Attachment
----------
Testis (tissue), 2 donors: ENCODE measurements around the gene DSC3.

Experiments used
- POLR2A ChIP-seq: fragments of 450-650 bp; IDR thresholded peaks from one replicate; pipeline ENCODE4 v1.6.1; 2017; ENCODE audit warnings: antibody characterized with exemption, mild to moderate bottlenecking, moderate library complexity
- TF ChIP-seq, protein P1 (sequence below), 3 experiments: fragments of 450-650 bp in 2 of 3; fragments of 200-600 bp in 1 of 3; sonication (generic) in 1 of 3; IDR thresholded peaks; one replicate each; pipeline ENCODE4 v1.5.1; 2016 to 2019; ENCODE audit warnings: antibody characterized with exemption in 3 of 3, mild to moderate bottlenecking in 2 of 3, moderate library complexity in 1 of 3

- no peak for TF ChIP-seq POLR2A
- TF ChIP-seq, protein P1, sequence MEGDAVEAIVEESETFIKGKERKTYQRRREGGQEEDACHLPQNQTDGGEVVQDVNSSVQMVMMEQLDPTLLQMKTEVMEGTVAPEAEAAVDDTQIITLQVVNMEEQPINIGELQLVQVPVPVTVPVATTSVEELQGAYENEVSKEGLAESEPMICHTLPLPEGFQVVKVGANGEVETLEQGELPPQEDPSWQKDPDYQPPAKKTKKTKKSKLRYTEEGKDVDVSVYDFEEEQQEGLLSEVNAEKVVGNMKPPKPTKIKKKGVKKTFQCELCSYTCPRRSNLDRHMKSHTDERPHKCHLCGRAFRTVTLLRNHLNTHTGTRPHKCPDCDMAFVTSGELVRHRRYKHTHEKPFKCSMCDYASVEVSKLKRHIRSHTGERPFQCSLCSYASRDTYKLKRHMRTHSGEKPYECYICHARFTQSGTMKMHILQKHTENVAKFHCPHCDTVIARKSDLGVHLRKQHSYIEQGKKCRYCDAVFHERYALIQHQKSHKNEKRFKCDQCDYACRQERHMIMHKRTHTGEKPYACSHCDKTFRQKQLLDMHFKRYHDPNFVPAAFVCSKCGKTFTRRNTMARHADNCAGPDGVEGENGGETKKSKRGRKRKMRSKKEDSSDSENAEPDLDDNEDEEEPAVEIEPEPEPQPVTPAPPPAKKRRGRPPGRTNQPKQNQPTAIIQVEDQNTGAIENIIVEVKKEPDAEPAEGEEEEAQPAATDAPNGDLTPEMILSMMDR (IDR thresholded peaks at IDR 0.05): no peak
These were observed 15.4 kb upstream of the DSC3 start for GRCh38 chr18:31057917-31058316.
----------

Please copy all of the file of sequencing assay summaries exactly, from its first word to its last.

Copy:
Testis (tissue), 2 donors: ENCODE measurements around the gene DSC3.

Experiments used
- POLR2A ChIP-seq: fragments of 450-650 bp; IDR thresholded peaks from one replicate; pipeline ENCODE4 v1.6.1; 2017; ENCODE audit warnings: antibody characterized with exemption, mild to moderate bottlenecking, moderate library complexity
- TF ChIP-seq, protein P1 (sequence below), 3 experiments: fragments of 450-650 bp in 2 of 3; fragments of 200-600 bp in 1 of 3; sonication (generic) in 1 of 3; IDR thresholded peaks; one replicate each; pipeline ENCODE4 v1.5.1; 2016 to 2019; ENCODE audit warnings: antibody characterized with exemption in 3 of 3, mild to moderate bottlenecking in 2 of 3, moderate library complexity in 1 of 3

- no peak for TF ChIP-seq POLR2A
- TF ChIP-seq, protein P1, sequence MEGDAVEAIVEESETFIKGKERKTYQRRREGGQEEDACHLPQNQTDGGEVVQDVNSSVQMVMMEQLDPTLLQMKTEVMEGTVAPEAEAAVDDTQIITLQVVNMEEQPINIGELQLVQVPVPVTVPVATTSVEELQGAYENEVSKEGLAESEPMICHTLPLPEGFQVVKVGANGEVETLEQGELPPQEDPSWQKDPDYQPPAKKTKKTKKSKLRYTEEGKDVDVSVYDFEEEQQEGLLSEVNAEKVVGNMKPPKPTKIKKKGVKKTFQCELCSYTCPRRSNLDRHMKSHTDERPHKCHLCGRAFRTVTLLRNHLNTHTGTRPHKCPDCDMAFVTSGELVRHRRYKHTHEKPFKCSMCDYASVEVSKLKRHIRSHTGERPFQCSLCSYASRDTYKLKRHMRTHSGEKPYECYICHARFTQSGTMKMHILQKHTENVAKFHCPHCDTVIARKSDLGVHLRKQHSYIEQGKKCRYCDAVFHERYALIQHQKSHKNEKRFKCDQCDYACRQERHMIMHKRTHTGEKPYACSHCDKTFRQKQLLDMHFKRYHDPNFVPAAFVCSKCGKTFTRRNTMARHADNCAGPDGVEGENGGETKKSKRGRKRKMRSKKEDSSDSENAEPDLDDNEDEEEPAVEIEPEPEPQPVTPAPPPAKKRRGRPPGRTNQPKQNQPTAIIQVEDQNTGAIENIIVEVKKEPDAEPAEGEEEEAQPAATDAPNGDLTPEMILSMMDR (IDR thresholded peaks at IDR 0.05): no peak
These were observed 15.4 kb upstream of the DSC3 start for GRCh38 chr18:31057917-31058316.